The martyrdom of St Andrew of Thorburn continues, along predictable lines.
The collision of religious freedom with paid employment, in a job one of whose criteria is championing inclusion and diversity, is being neatly rearranged as the exclusion of people of faith from society altogether.
Which is self-evidently rubbish, but it masks a more serious discussion around whether Essendon Football Club, if it did effectively force Thorburn to resign as CEO after one day by making his position untenable, committed a legal wrong. Specifically, unlawful discrimination on the basis of religious belief.
It’s significant because, as it happens, Victoria has a prohibition against religious discrimination in its Equal Opportunity Act. Other states and the Commonwealth don’t have similar laws, although both major parties have committed to it in the federal sphere, at least in principle.
If Thorburn brought a claim it would be hotly contested on a couple of grounds. It wouldn’t be the sure winner some lawyers have suggested, but he could conceivably win.
That raises two much larger questions. First, should the law be that way inclined at all? Second, which human rights are we honouring here, and at what cost?
The idea of legislating against religious discrimination is relatively new. Historically, religious belief was left out of the list of attributes protected by law from discrimination for the simple reason that it is recognisably indefinable. Not that we can’t see when a person has a belief which is rooted in religious faith, but that the potential range of beliefs fitting that description is infinite. Religious faith is absolutely subjective and uncontainable.
One consequence is the problem that Thorburn’s case illustrates: that one man’s religious belief may engage the denial of another’s fundamental rights, or even their existence. Thorburn’s church, for example, erases LGBTIQA+ people as they self-define. Its adherents are entitled to hold that belief, and to preach it. However, it becomes deeply problematic when they take it with them into the real world where LGBTIQA+ people do, in fact, exist and would prefer to not be told otherwise.
Flipped the other way, almost all churches in Australia insist that their existing exemptions from discrimination laws — allowing them to (for example) not make women priests or LGBTIQA+ people teachers — must be preserved and in fact enhanced. Why? Because otherwise the law would force them to act contrary to their faith. OK, but absence of a belief must surely be entitled to equal protection from the law as its existence? Otherwise the rule of law is offended.
The logic is undeniable: the law must cut both ways, with the inevitable consequence that religious belief deserves no protection by the law at all. If the Victorian law does make what happened to Thorburn illegal, then it is the law itself that is in the wrong. Not that I’m advocating ignoring the law, but I am allowed to point out when it’s been thoughtlessly created.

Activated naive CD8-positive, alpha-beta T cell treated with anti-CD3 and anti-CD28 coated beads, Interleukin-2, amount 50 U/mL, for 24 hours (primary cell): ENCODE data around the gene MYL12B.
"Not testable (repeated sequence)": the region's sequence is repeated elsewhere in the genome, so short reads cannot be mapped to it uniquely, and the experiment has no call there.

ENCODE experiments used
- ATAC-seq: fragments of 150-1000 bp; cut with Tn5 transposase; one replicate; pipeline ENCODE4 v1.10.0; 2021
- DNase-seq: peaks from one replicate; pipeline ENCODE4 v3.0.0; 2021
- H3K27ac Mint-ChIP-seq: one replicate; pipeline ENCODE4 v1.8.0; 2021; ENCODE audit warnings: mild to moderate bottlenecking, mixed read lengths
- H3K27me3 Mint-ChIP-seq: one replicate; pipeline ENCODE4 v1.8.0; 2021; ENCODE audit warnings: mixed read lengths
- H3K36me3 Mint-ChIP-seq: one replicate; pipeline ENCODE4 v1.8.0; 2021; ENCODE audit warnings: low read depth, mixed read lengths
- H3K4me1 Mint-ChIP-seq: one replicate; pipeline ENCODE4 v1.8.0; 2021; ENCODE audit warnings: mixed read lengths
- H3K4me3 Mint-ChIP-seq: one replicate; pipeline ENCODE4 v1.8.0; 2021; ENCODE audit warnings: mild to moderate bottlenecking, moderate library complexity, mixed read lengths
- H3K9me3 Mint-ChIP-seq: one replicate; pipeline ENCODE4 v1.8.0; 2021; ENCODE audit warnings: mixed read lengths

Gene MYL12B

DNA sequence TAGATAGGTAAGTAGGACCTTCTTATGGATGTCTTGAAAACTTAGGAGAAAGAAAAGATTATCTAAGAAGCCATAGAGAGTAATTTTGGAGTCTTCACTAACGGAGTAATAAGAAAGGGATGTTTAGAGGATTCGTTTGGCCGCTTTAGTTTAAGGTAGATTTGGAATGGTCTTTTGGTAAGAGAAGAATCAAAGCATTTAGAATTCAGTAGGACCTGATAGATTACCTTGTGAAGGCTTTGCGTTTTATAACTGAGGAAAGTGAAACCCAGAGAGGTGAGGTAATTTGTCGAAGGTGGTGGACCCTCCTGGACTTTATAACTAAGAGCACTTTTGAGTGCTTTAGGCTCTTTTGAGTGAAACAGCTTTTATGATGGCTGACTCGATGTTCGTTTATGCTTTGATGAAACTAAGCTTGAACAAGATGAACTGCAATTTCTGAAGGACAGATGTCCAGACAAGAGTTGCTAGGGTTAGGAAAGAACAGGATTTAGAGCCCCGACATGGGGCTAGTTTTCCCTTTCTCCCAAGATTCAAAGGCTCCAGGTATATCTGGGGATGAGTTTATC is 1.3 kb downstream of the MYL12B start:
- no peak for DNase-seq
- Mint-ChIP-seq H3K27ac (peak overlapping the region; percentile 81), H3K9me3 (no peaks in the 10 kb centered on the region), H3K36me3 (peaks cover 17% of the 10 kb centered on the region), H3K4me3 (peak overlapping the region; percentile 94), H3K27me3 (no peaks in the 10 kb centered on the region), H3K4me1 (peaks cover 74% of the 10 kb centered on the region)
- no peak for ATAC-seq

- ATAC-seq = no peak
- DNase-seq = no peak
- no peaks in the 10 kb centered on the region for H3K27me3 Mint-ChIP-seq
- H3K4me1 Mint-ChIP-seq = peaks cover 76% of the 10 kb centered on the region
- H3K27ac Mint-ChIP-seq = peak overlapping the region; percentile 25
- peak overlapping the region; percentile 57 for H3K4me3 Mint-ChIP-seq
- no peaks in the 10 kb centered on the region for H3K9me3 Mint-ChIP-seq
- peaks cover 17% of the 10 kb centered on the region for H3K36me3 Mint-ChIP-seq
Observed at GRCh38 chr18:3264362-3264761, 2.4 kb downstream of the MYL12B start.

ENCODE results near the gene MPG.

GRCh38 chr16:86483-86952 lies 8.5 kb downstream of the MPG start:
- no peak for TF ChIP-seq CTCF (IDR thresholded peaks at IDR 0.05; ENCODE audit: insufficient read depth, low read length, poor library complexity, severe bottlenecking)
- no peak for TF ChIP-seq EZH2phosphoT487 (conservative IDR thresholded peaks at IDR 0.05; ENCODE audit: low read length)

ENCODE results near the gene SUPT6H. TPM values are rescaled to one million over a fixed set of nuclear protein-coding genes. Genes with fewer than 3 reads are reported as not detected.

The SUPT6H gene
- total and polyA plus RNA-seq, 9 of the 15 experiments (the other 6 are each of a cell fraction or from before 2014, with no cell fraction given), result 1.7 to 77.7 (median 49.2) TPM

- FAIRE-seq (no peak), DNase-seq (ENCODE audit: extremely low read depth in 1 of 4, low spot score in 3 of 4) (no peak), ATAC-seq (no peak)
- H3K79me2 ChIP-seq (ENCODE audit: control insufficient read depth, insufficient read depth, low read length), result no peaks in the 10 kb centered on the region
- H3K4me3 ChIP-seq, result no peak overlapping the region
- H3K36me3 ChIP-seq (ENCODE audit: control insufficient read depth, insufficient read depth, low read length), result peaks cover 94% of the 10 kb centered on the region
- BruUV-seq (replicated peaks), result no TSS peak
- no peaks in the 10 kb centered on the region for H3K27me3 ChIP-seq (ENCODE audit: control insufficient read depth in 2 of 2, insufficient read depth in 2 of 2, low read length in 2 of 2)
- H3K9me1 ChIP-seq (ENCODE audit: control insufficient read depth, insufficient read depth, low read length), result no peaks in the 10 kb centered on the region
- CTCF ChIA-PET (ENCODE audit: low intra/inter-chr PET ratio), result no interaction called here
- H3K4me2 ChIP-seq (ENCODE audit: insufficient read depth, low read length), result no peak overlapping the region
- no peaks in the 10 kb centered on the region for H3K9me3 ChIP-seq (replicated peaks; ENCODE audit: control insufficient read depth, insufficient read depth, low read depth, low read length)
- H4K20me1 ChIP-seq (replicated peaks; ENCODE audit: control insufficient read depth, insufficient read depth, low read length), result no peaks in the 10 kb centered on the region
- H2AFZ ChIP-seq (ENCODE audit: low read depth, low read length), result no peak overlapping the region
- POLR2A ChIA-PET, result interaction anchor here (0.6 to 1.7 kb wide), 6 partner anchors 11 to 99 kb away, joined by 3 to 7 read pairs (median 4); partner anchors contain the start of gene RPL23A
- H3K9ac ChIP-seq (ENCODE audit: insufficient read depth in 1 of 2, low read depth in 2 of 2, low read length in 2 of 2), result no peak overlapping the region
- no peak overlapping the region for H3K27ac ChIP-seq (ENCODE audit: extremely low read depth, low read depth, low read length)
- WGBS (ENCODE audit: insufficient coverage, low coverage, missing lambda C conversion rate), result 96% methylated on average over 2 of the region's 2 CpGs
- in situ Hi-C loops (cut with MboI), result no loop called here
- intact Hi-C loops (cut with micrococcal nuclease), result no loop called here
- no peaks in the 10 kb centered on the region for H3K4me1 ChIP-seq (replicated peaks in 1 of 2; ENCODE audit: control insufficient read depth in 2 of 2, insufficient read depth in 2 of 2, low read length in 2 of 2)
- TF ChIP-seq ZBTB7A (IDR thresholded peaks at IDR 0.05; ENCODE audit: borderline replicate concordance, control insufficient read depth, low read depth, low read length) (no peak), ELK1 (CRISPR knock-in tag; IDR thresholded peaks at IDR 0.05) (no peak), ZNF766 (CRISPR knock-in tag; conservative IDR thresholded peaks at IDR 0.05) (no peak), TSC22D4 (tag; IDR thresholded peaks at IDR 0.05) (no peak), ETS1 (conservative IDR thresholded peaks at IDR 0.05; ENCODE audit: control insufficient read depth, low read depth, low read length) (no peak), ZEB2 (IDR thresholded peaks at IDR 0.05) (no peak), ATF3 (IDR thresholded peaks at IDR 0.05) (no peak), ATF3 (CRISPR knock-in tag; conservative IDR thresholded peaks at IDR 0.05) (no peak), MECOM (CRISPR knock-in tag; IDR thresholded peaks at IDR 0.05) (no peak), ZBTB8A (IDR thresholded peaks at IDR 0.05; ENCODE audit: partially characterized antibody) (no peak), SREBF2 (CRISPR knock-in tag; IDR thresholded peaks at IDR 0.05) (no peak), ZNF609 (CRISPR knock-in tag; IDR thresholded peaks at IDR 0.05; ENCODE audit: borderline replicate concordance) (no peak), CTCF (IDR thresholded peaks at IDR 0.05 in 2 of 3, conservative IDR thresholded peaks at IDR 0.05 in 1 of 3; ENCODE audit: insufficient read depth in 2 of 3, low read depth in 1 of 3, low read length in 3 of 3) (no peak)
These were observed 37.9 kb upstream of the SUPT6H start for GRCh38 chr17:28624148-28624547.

The second issue is related, and it starts with another proposition that the Thorburn case lights up. It is obvious by now that society’s norms have shifted, to the extent that it is now almost universally considered unacceptable to demonise LGBTIQA+ people, as it is to tell women what they can or can’t do with their bodies. Only a tiny fringe, mainly extreme religious conservatives, say otherwise; the norms are reflected in the fact that every state and territory outlaws discrimination on the basis of sexual or gender orientation, and they have all formally legalised abortion.
That being so, the act of promoting demonisation of LGBTIQA+ people (in which I include denying their equality not just under the law but in human dignity) or women who choose to terminate a pregnancy is (again, pure logic) now not something that we condone or accept, because it hurts people who deserve to be protected from it.
However, free speech and religious freedom remain supremely important countervailing human rights, and we should respect them by not trying to prevent people from holding or expressing their faith-based views no matter how repellent.
But should we continue paying them to do it?
Government is our servant, and it should not use our money to support or prop up institutions who engage in socially unacceptable behaviour. It is, therefore, entirely appropriate to ask why religious organisations, who openly promote homophobia, transphobia, rank sexism or other beliefs we have as a society rejected, should continue to be the beneficiaries of tax exemptions, concessions such as deductible gift recipient status, and direct government funding.
The constitution does not require any of this; it guarantees religious freedom, but nothing more. If there was ever a good reason for the state to be financially supporting churches, it’s long gone.
Should churches and religious organisations continue to enjoy tax exemptions? Let us know your thoughts by writing to firstname.lastname@example.org. Please include your full name to be considered for publication. We reserve the right to edit for length and clarity.